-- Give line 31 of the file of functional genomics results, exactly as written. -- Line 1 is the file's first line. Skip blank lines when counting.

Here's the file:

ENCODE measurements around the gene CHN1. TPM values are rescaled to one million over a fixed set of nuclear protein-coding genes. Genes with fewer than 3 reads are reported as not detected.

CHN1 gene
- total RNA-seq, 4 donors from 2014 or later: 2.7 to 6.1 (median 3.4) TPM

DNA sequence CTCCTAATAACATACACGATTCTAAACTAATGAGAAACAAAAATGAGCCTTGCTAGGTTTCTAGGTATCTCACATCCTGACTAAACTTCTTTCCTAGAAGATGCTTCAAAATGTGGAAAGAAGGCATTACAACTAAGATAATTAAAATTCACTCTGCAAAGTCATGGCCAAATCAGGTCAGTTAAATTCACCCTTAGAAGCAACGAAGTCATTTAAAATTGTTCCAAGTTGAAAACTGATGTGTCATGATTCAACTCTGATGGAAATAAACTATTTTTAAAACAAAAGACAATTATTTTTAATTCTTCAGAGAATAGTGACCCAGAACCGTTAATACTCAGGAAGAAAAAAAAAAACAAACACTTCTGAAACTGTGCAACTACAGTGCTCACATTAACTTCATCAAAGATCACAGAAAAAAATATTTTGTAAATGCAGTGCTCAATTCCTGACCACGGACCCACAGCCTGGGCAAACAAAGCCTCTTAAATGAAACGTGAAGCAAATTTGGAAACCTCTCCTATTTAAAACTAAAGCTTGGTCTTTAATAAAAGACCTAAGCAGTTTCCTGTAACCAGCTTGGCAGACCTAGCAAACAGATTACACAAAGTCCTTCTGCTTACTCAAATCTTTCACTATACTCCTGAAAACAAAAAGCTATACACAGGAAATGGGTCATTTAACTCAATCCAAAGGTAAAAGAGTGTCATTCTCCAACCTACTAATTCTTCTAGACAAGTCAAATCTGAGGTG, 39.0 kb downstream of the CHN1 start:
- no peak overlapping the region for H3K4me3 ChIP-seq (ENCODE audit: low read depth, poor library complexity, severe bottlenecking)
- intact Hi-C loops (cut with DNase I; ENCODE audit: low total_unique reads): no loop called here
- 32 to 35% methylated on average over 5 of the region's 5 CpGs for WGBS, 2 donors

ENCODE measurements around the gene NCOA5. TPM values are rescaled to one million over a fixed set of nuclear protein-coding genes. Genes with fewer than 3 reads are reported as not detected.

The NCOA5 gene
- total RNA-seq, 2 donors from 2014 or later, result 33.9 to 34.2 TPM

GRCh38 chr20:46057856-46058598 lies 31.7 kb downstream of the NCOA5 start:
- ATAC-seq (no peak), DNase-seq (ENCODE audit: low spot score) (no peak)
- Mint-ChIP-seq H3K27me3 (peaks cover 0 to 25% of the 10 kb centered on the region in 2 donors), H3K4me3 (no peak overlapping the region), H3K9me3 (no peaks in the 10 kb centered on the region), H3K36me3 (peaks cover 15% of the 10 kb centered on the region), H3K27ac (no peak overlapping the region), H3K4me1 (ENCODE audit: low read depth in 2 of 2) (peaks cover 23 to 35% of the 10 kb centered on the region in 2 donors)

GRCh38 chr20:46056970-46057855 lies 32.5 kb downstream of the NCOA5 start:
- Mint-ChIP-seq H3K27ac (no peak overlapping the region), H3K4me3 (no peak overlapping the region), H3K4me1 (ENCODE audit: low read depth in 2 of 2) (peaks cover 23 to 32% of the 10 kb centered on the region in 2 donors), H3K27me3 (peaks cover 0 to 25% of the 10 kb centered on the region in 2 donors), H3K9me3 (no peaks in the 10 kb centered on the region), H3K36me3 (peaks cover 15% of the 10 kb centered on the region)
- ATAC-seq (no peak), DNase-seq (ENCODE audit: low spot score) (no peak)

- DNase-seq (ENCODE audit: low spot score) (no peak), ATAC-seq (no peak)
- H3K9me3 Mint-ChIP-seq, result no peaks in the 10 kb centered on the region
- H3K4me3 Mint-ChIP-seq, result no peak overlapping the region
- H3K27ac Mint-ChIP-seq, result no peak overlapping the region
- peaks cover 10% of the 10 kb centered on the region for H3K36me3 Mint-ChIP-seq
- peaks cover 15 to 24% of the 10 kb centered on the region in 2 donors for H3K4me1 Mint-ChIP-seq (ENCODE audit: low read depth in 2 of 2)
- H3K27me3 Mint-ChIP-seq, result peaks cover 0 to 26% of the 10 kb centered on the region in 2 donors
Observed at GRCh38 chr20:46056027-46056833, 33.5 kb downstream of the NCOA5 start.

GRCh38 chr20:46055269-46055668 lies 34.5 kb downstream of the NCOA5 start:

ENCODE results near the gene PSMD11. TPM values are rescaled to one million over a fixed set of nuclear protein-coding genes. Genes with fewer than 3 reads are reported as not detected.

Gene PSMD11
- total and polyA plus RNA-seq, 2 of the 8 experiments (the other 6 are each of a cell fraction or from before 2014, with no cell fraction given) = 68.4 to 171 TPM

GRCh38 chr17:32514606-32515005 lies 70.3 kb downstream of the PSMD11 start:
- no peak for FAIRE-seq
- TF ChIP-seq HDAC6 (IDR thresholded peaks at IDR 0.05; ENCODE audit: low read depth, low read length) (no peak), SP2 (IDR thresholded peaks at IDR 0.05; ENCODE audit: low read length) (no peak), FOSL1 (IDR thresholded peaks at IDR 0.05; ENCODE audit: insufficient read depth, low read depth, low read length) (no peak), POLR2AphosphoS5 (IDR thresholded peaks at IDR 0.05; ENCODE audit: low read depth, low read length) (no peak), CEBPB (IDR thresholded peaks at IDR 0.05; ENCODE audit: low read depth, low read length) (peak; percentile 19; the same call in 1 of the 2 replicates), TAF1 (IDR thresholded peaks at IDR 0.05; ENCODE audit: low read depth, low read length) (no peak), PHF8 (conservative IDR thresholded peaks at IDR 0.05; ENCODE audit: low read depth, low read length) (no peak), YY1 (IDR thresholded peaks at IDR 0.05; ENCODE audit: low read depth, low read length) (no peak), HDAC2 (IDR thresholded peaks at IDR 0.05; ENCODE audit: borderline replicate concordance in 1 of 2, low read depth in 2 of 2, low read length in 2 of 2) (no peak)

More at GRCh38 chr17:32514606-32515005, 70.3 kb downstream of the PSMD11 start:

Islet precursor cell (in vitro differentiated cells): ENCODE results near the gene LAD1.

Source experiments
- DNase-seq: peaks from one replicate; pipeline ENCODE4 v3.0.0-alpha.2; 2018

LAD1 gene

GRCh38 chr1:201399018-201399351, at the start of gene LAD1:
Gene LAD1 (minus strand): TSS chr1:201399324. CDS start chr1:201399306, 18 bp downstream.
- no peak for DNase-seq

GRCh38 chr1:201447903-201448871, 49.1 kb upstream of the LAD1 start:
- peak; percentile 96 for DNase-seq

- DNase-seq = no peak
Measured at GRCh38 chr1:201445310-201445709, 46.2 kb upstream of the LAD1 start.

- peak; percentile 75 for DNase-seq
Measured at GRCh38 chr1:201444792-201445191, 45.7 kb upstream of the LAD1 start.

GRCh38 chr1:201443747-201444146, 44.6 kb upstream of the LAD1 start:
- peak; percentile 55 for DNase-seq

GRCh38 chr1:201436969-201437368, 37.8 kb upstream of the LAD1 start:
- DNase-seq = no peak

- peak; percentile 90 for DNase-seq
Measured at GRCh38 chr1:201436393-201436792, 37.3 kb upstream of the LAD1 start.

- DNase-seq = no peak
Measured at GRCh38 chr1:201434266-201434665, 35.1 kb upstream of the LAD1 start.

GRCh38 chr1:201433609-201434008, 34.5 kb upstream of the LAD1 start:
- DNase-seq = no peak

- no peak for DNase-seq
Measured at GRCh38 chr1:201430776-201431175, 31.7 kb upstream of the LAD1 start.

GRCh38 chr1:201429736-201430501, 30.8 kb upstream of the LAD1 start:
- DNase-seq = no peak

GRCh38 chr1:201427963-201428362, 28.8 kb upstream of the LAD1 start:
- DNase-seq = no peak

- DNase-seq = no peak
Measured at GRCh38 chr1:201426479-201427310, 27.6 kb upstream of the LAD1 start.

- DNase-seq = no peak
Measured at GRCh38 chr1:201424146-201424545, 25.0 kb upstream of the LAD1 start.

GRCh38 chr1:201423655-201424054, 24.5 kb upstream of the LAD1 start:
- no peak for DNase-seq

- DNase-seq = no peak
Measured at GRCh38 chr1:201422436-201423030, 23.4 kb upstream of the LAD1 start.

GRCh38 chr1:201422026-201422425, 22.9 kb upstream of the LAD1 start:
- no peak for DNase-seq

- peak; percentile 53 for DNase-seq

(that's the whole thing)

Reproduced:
- TF ChIP-seq HDAC6 (IDR thresholded peaks at IDR 0.05; ENCODE audit: low read depth, low read length) (no peak), SP2 (IDR thresholded peaks at IDR 0.05; ENCODE audit: low read length) (no peak), FOSL1 (IDR thresholded peaks at IDR 0.05; ENCODE audit: insufficient read depth, low read depth, low read length) (no peak), POLR2AphosphoS5 (IDR thresholded peaks at IDR 0.05; ENCODE audit: low read depth, low read length) (no peak), CEBPB (IDR thresholded peaks at IDR 0.05; ENCODE audit: low read depth, low read length) (peak; percentile 19; the same call in 1 of the 2 replicates), TAF1 (IDR thresholded peaks at IDR 0.05; ENCODE audit: low read depth, low read length) (no peak), PHF8 (conservative IDR thresholded peaks at IDR 0.05; ENCODE audit: low read depth, low read length) (no peak), YY1 (IDR thresholded peaks at IDR 0.05; ENCODE audit: low read depth, low read length) (no peak), HDAC2 (IDR thresholded peaks at IDR 0.05; ENCODE audit: borderline replicate concordance in 1 of 2, low read depth in 2 of 2, low read length in 2 of 2) (no peak)